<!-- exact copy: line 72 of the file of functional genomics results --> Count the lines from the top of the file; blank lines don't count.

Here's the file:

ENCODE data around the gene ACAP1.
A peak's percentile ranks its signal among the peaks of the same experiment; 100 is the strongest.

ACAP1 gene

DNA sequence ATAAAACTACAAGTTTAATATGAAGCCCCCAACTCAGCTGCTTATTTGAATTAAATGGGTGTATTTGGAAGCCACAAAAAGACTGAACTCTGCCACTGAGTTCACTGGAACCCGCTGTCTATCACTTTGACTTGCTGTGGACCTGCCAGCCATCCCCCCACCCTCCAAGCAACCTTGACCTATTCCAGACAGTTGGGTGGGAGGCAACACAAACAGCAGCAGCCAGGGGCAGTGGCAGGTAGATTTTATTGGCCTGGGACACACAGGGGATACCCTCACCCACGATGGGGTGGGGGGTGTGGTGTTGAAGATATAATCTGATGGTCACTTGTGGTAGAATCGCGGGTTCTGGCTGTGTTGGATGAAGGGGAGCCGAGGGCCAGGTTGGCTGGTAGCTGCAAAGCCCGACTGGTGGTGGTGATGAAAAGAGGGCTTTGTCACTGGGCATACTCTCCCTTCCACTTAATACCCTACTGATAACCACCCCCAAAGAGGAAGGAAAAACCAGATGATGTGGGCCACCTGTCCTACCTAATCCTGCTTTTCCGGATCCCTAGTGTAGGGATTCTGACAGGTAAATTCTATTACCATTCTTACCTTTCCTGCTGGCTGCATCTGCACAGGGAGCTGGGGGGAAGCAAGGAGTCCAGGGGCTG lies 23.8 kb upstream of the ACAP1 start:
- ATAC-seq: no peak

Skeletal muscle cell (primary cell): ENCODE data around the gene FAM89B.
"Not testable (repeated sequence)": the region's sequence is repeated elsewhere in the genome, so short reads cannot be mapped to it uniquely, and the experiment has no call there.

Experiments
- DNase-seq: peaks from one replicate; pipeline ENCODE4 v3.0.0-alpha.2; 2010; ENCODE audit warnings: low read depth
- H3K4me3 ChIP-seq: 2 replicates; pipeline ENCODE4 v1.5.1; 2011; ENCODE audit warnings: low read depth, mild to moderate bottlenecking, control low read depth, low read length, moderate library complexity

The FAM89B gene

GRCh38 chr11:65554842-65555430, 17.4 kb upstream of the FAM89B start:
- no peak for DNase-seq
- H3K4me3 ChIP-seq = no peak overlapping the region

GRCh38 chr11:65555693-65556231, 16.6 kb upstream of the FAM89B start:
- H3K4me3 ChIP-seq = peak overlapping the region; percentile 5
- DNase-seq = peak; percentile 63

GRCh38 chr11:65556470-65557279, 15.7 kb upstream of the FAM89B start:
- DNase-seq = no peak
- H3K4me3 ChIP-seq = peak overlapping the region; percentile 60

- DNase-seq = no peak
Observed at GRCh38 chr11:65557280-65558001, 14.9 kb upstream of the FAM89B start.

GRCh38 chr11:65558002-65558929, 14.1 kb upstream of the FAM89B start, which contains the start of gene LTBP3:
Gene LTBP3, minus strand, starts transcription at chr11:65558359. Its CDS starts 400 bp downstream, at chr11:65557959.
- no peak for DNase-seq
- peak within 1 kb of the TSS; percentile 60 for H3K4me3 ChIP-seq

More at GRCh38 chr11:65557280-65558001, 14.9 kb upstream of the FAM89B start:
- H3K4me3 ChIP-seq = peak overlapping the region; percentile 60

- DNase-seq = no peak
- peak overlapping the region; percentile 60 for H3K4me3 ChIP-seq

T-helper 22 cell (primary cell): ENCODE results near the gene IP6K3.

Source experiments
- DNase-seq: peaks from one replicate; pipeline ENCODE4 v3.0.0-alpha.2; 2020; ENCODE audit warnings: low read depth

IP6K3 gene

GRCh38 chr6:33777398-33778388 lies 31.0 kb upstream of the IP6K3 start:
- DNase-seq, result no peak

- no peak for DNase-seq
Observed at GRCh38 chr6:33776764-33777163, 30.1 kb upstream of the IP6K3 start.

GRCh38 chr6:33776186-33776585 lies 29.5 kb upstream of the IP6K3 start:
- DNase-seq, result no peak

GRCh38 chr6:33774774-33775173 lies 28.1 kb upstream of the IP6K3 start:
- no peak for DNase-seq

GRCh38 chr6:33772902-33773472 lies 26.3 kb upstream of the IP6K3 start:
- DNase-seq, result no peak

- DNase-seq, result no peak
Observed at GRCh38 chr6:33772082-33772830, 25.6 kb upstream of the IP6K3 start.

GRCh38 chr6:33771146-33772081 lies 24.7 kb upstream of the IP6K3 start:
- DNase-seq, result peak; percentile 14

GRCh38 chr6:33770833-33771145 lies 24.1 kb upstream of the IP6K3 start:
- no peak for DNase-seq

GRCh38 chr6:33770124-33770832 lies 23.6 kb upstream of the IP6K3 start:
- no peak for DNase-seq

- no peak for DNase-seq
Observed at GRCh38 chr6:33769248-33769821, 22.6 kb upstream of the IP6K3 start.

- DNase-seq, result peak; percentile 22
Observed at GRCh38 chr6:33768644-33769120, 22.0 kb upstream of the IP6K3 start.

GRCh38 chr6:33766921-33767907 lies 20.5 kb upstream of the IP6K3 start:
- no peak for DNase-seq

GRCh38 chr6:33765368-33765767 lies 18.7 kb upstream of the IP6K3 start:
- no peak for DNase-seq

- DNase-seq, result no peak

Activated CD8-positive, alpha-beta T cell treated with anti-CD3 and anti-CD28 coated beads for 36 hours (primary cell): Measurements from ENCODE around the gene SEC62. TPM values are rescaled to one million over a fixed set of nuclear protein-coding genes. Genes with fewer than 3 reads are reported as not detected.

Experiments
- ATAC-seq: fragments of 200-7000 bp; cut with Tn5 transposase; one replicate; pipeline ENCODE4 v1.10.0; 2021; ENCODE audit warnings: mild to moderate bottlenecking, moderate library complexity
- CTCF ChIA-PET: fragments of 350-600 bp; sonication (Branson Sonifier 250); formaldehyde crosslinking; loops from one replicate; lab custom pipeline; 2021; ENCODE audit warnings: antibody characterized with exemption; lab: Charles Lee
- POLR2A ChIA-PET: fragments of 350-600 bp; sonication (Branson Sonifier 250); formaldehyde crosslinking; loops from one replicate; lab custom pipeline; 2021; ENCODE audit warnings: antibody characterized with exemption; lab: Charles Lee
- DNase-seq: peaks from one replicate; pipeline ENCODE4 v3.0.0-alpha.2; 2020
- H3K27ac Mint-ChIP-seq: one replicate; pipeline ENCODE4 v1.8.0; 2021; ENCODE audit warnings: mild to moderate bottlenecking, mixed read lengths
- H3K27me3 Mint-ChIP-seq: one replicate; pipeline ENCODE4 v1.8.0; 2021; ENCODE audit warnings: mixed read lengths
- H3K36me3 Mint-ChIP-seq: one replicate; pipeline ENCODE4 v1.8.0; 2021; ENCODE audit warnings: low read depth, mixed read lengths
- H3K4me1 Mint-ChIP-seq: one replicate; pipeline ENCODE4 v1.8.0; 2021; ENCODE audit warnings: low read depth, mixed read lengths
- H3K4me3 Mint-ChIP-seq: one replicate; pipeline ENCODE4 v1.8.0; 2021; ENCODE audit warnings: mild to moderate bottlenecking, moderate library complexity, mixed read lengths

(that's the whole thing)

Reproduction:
- H3K4me3 Mint-ChIP-seq: one replicate; pipeline ENCODE4 v1.8.0; 2021; ENCODE audit warnings: mild to moderate bottlenecking, moderate library complexity, mixed read lengths